Four key points emerged from comparing the government’s current sector priorities with the public’s:

  1. The public wants less investment in the energy and infrastructure sector than the government.
  2. At the same time, the public wants higher spending on health and agriculture than the government has proposed.
  3. The public wants more spending on the economic and commercial affairs sector, and less in the governance and public administration sector.
  4. The public would also give less to education and more to security, environment, and water and social protection.

In this paper, we offer different perspectives on how to interpret these results. While more research is needed, we believe the survey results suggest the public does have concerns about the government’s priorities, and their preferences should be given weight in the decision-making process.

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Reference

  • Attitudes of Kenyans to The National & County Budget Making Process: Comprehensive Survey Report
    In August 2016, IBP Kenya worked with Infotrak Research & Consulting, a Kenyan survey research firm, to carry out a national survey of Kenyan attitudes on issues related to the national and county budget process. Part of the survey focused on sectors and sector preferences to find out which sectors are most important to Kenyans and how much they know about sector spending. To gather empirical evidence about Kenyan views on principles of equity, the survey also included a set of simple scenarios about sharing resources and questions designed to trigger views of fairness indirectly.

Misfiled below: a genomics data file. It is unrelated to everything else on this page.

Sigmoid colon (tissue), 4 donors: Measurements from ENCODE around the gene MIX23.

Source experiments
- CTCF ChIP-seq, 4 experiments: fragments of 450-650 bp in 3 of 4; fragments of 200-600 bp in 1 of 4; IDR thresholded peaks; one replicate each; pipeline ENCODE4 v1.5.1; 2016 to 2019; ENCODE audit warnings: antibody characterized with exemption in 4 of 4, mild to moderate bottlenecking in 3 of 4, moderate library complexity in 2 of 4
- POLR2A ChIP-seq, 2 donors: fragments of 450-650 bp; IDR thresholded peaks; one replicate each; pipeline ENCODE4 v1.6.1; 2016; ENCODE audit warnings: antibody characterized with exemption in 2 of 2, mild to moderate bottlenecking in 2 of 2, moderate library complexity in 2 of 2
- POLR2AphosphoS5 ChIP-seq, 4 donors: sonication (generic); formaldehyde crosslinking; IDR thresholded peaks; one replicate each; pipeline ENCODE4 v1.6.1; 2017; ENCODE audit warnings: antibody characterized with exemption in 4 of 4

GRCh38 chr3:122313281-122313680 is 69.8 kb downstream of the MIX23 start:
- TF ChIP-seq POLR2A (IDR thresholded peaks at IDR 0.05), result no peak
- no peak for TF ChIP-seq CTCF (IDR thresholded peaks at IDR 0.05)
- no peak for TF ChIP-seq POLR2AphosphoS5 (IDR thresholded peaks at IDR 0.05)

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How Does Civil Society Use Budget Information?

How Does Civil Society Use Budget Information?

December 2016 | By Paolo de Renzio, International Budget Partnership and Massimo Mastruzzi, The World Bank

How Civil Society Uses Budget InformationGovernments sometimes complain that the budget information they make publicly available is seldom accessed and utilized. On the other hand, civil society organizations (CSOs) often claim that the information governments make available is very difficult to understand and not detailed enough to allow for meaningful analysis and advocacy. Is there a mismatch between the budget information supplied by governments and demand among civil society?

This paper examines the “demand side” of fiscal transparency using findings from a global survey of 176 individuals working in civil society that use budget information for analysis and advocacy activities. Based on the responses, the authors identify a “fiscal transparency effectiveness gap” between the fiscal information that governments often provide and the information that CSOs need.

These findings are used to develop a set of recommendations to help governments ensure their transparency practices deliver increased citizen engagement, improved oversight, and enhanced accountability.